Takeaway: Linda Hill, a Harvard University professor of business administration who has studied management for over four decades, told Bloomberg that this might be because “most new managers believe that to treat people fairly is to treat them the same way.” But different groups have specific needs and concerns – like childbearing and menopause – that require targeted treatment from managers.

The AND Era: Harris Poll Thought Leadership Practice

With the rapid advancement of technology facilitating this fast-paced categorization process – distinguishing ‘right/wrong,’ ‘love/hate,’ and ‘buy/avoid’ – our humanity appears to lag. Fortunately, there’s a glimmer of hope – younger people are questioning this binary perspective, and introducing a more inclusive era – The “AND” Era, details the latest report by The Harris Poll Thought Leadership Practice

  • Money – Splurgy & Stingy: Consumers are embracing a “split-brain budget” cutting back on basics – (69%) have cut out more in-between spending – but making room for personal luxuries as (63%) of Americans say they aren’t going to deprive themselves of the comforts of life now for a future that feels it could change at any moment.

  • Work – Quiet & Loud: (70%) of Americans believe “quiet quitting is a loud statement by employees about what they are looking for.” And most don’t want work to be everything, with (83%) trying to avoid making work their whole life.

  • Activism – Protesters & Pacifists: Nearly all Americans (95%) are frustrated about the state of at least one issue in America, and half (50%) say it’s essential to get angry about issues to drive change. However, they also believe kindness can prevail, as (76%) say compassion will ultimately help us overcome polarization.

Takeaway: “The future is unfolding with more complexities and confusion than ever before,” says Abbey Lunney, Managing Director. “Meanwhile, people feel like their choices and opinions live in an illusionary binary world, forcing them to check one box or another. But in today’s world, we can forge a different pathway to acknowledge that two things can be true simultaneously.”

Maternity Leave Essential to Healthy Moms and Babies: HealthDay-Harris Poll

The pregnancy and birth journey is a pivotal moment in a woman’s life, and while miraculous, it does not come without risk, some of which may be avoidable. And according to the recent State of Maternal Health in America Study in partnership with HealthDay, as covered by U.S. News, maternity leave is seen as fundamental in improving health outcomes for mothers, babies, and infants.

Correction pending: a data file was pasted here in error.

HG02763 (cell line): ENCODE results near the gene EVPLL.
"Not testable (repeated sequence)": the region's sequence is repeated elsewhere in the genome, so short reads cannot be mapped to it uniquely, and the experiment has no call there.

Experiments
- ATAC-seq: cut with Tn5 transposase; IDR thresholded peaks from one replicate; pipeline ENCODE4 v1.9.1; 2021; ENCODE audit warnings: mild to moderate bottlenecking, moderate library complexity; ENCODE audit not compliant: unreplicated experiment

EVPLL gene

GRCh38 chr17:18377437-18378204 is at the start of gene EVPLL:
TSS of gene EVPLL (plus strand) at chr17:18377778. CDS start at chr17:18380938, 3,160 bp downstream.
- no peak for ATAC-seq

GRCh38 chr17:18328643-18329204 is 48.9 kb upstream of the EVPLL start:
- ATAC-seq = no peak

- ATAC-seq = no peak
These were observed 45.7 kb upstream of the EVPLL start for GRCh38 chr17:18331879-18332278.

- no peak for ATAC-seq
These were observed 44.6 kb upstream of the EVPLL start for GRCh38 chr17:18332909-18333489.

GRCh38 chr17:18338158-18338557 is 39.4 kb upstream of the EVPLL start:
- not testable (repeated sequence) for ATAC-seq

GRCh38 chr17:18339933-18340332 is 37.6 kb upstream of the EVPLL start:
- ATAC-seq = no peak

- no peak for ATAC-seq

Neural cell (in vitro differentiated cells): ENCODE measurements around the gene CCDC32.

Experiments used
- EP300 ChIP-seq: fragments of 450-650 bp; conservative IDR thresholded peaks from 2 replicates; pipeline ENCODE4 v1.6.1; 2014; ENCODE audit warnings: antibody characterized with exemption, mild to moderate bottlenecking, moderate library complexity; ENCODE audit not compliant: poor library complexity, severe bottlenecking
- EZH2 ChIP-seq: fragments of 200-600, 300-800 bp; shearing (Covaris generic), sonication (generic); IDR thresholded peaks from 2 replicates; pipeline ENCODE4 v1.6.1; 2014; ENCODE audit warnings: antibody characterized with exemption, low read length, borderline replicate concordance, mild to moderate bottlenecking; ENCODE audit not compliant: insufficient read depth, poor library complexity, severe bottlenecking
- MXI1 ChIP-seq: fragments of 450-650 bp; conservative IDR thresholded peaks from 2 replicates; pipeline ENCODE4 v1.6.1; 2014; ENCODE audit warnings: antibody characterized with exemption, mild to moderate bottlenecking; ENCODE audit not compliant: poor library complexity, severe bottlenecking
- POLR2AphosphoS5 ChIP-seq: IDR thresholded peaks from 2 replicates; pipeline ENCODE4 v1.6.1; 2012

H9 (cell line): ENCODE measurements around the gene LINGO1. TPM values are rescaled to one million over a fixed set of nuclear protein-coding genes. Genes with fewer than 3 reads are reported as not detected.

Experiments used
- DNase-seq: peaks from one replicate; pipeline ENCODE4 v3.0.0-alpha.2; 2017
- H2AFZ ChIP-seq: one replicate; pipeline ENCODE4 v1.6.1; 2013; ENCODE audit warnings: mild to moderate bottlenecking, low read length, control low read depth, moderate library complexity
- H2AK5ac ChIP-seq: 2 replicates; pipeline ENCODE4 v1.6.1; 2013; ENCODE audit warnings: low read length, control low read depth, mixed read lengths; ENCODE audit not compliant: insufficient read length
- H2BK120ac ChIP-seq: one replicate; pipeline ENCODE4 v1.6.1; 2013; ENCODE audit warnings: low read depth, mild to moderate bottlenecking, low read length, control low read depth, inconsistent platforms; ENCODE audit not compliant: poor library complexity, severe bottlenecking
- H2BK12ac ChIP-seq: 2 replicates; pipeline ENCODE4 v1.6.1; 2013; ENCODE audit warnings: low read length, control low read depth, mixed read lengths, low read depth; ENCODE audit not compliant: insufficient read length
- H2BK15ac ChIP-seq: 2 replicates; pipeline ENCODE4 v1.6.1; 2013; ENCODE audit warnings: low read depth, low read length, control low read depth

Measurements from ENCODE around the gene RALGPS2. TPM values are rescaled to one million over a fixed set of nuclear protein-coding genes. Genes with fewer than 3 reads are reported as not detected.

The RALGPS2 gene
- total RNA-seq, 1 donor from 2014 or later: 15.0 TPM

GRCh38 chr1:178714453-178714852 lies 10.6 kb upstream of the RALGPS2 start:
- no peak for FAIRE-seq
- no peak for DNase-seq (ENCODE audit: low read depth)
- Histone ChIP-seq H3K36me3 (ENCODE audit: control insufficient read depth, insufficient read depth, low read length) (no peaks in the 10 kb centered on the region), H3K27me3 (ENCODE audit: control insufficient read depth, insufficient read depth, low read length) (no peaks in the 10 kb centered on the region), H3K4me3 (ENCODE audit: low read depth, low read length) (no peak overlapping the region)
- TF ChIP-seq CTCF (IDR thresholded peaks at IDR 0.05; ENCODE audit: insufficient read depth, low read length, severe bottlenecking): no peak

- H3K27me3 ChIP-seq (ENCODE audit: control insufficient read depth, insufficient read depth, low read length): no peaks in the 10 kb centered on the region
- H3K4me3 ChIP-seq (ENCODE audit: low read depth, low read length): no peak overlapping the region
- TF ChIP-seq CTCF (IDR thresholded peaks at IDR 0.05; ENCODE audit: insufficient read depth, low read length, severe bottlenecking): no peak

• Less than half (40%) of Americans knew that the U.S. has the highest maternal mortality rate among developed countries. However, they are united that more needs to be done to make it safer for expecting mothers:

  • As a result, the belief that maternity leave is crucial to improving healthy outcomes is widely held: Nearly 9 in 10 Americans believe that maternity leave is essential to improving health outcomes for mothers (88%) and babies (89%).
  • The current four-week average of maternity leave in the U.S. needs to be more: Americans believe the standard minimum length of paid maternity leave in the U.S. should be 15 weeks, on average, with (25%) thinking it should be at least 20 weeks. On average, women (18-34) believe it should be 20 weeks

Takeaway: “Even though most Americans don’t know that the U.S. has the highest rate of maternal mortality among developed countries, the vast majority agree that more needs to be done to make giving birth in the U.S. safer for mothers – including nearly half who strongly agree with this sentiment – suggesting that, despite gaps in awareness of key facts when it comes to maternal and infant mortality, there exists a widespread belief that the ‘status quo’ is simply not good enough,” said Kathy Steinberg, vice president of media and communications research at the Harris Poll.

Download the Data

This survey was conducted online within the U.S. by The Harris Poll from July 28th to 30th among a nationally representative sample of 2,040 U.S. adults.

John Gerzema headshot

John Gerzema


Download the Data

This survey was conducted online within the U.S. by The Harris Poll from July 28th to 30th among a nationally representative sample of 2,040 U.S. adults.